Okra and I have never really been on speaking terms. I encountered some unfortunate, slimy, over-cooked mess early on in my exposure to Southern food, and that pretty much sealed the deal for me for many years. My wonderful Consumer Supported Agriculture box provides me with a wide variety of delicious, local and fresh produce from Riverview Farms, and the last few boxes have contained okra. Since I have resolved to try and learn to love everything that comes in that box, the time has come for me to learn to love okra.
My first foray was with something I thought I would probably like, Baked Okra. I tried it three ways: tossed in organic canola oil with some salt and pepper; tossed in oil with salt and pepper and white cornmeal; and then a third version that was tossed in an egg wash, then rolled in the seasoned cornmeal.
I put them in a 425 degree oven for about 30 minutes, stirring them occasionally until they all got nice and brown. The middle ones were my favorites, tossed in oil and seasoned cornmeal. They weren’t exactly crispy, but they had a nice chewy texture and weren’t slime balls at all.
Next I wanted to try taking them to the other extreme – cooked down into a thickener in a nice pot of Gumbo. Being the spice weenie that I am, I can rarely enjoy a pot of authentic gumbo since it is almost always too hot for me to handle. Making my own gave me the opportunity to make it at a spice level even I can enjoy.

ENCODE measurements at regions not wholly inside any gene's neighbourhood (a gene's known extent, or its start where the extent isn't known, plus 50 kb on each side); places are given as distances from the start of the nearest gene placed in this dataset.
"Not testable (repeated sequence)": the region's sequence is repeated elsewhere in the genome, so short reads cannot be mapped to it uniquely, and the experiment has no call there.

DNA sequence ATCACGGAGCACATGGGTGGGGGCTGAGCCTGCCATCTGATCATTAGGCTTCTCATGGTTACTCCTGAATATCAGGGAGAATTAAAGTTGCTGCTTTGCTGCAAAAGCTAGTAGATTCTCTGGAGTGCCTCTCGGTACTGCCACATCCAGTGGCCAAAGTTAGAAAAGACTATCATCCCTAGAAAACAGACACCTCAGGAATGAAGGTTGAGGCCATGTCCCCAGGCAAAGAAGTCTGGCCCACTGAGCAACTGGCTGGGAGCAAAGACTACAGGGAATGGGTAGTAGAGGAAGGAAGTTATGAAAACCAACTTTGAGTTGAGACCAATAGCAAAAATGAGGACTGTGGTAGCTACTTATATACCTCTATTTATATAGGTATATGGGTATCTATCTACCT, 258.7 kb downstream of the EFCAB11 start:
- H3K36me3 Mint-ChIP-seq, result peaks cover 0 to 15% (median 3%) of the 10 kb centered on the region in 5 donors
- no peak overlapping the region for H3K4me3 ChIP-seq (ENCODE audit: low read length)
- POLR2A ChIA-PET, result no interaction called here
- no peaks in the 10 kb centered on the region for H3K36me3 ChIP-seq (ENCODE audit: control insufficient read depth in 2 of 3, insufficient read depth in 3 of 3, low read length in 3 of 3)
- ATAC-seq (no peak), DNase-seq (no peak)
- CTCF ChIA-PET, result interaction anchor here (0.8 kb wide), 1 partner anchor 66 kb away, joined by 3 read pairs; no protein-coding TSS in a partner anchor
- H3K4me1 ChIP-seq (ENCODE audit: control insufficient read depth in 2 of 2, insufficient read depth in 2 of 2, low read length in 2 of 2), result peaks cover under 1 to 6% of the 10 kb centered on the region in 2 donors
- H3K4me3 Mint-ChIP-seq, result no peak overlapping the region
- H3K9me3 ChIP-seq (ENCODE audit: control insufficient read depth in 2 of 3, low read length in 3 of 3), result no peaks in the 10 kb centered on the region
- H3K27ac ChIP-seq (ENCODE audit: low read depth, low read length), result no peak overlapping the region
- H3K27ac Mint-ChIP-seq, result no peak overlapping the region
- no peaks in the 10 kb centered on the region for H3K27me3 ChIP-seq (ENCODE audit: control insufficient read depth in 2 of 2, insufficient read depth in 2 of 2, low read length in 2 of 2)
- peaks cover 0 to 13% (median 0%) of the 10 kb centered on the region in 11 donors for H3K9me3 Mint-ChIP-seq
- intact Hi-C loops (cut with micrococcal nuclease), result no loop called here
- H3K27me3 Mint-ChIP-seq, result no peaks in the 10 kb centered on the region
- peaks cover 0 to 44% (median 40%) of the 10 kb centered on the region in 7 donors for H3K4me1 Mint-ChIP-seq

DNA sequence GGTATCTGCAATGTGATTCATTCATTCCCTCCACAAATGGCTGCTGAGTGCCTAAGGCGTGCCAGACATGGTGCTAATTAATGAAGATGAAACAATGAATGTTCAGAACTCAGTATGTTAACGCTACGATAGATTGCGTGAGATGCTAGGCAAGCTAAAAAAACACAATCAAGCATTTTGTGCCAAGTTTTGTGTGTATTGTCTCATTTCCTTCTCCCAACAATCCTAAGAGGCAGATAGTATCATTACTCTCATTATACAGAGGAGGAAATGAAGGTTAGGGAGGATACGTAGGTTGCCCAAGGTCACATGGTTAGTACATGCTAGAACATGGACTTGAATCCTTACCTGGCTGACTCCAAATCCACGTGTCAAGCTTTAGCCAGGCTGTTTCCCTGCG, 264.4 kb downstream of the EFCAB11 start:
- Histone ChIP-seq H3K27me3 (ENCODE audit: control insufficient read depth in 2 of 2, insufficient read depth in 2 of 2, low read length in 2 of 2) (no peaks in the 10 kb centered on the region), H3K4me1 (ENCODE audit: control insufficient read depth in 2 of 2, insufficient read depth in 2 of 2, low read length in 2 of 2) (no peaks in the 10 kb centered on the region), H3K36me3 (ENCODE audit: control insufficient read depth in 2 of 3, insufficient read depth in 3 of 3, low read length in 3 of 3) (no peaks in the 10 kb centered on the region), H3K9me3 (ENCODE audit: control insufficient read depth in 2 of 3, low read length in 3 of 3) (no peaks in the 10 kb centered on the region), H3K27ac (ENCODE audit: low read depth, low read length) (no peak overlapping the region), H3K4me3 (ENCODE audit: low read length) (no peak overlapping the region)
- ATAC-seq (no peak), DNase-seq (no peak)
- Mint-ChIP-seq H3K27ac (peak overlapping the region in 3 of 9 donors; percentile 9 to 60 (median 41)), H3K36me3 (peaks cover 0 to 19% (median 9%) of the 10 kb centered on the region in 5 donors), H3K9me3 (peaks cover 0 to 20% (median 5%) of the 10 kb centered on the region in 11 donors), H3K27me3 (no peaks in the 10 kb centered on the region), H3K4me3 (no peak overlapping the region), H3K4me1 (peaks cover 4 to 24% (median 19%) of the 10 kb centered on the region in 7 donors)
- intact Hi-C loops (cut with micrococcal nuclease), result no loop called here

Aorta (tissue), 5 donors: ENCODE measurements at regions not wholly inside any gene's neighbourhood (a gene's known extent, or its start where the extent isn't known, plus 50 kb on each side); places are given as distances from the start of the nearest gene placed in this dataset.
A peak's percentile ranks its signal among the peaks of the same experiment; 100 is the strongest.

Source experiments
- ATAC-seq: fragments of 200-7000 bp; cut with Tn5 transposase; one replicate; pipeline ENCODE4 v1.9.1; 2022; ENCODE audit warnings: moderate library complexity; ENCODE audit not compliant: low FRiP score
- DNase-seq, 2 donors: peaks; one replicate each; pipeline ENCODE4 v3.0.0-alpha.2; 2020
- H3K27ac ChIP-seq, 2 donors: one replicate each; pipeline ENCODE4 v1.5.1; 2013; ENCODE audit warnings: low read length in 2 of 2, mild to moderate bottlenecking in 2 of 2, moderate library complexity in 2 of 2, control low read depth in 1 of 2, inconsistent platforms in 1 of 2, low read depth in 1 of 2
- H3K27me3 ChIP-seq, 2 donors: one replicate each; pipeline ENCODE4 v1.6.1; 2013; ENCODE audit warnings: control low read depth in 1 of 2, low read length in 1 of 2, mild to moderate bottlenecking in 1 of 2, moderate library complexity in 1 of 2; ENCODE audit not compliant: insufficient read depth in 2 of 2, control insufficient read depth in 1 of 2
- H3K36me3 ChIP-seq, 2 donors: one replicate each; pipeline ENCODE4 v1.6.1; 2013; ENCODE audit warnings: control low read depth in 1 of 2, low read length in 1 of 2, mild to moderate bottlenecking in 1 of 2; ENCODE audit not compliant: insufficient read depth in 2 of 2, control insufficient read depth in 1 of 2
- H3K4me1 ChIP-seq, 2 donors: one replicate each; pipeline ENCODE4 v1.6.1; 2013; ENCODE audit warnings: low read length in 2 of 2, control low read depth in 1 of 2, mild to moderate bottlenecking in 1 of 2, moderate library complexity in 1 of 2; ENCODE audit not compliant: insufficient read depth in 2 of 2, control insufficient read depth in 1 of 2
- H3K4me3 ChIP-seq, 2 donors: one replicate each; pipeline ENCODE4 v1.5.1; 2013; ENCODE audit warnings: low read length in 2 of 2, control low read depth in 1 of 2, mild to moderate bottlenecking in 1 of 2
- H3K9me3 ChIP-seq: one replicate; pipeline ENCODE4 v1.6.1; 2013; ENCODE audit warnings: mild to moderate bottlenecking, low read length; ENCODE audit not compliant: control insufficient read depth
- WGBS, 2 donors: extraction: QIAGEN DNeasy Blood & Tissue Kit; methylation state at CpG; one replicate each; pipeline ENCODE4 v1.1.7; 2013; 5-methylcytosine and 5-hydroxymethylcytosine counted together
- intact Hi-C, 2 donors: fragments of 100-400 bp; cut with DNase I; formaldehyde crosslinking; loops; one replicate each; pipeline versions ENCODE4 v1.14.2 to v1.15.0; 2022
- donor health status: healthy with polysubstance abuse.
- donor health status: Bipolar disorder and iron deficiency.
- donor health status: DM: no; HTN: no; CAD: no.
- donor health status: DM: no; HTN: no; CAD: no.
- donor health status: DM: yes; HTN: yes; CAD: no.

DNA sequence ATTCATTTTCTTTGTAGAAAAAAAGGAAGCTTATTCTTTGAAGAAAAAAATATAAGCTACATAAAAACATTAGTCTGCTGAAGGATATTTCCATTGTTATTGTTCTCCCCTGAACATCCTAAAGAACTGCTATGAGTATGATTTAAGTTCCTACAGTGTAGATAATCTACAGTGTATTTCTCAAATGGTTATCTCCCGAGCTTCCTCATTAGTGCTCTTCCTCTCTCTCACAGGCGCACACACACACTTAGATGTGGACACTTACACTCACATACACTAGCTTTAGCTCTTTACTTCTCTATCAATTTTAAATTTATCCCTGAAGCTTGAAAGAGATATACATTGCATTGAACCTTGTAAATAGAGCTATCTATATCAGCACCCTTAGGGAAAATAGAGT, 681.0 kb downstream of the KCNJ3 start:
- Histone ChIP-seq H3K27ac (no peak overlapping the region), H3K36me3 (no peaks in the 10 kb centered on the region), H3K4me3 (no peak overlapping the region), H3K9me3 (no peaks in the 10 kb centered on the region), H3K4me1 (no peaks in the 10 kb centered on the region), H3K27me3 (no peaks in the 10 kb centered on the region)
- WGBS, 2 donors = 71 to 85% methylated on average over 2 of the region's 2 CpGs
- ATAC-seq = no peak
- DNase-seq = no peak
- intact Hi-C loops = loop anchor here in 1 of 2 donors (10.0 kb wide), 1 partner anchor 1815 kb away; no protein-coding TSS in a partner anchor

The Holy Trinity
France has mire poix, the standard stock mixture of onions, celery and carrots. In Louisiana, it is called the Holy Trinity, and consists of onions, celery, and green peppers. Earlier this summer I had a nice big hefty stalk of celery in my CSA box, along with several green peppers and a couple of big onions. I decided to dehydrate a Holy Trinity blend for use later on in the year! I had some fresh tomatoes and onions as well, so I was set for my own gumbo.
Using the carcass of a baked chicken I created a stock. Then I added a browned pound of natural pork sausage, the vegetables, garlic and some brown rice. After the rice had mostly finished cooking, I added the baked chicken breast pieces and let it cook down to a smooth, succulent stew. A few of the okra tips retained their shape and had some ‘tooth’ to them, the rest having dissolved and thickened the mixture beautifully. I have to admit, it was pretty delicious.
So far, so good. Okra and I are now on speaking terms, and maybe even willing to take it a step further. I got another batch in my box tonight, along with some awesome vine-fresh tomatoes. I have been told by several people that okra and tomatoes cooked together are their favorite, although I am leery of that combination cooked for too long. Maybe a quickly steamed version? I will have to experiment further. Am I in love? Not yet. Am I interested? I think so!